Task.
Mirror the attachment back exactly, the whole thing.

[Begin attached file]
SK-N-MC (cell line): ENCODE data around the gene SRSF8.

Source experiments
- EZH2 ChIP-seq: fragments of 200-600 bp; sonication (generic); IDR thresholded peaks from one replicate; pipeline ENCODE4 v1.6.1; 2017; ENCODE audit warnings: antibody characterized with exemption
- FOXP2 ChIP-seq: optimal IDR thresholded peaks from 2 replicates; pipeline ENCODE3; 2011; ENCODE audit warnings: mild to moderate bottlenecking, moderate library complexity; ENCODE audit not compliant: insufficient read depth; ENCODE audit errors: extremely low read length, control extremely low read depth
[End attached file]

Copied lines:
SK-N-MC (cell line): ENCODE data around the gene SRSF8.

Source experiments
- EZH2 ChIP-seq: fragments of 200-600 bp; sonication (generic); IDR thresholded peaks from one replicate; pipeline ENCODE4 v1.6.1; 2017; ENCODE audit warnings: antibody characterized with exemption
- FOXP2 ChIP-seq: optimal IDR thresholded peaks from 2 replicates; pipeline ENCODE3; 2011; ENCODE audit warnings: mild to moderate bottlenecking, moderate library complexity; ENCODE audit not compliant: insufficient read depth; ENCODE audit errors: extremely low read length, control extremely low read depth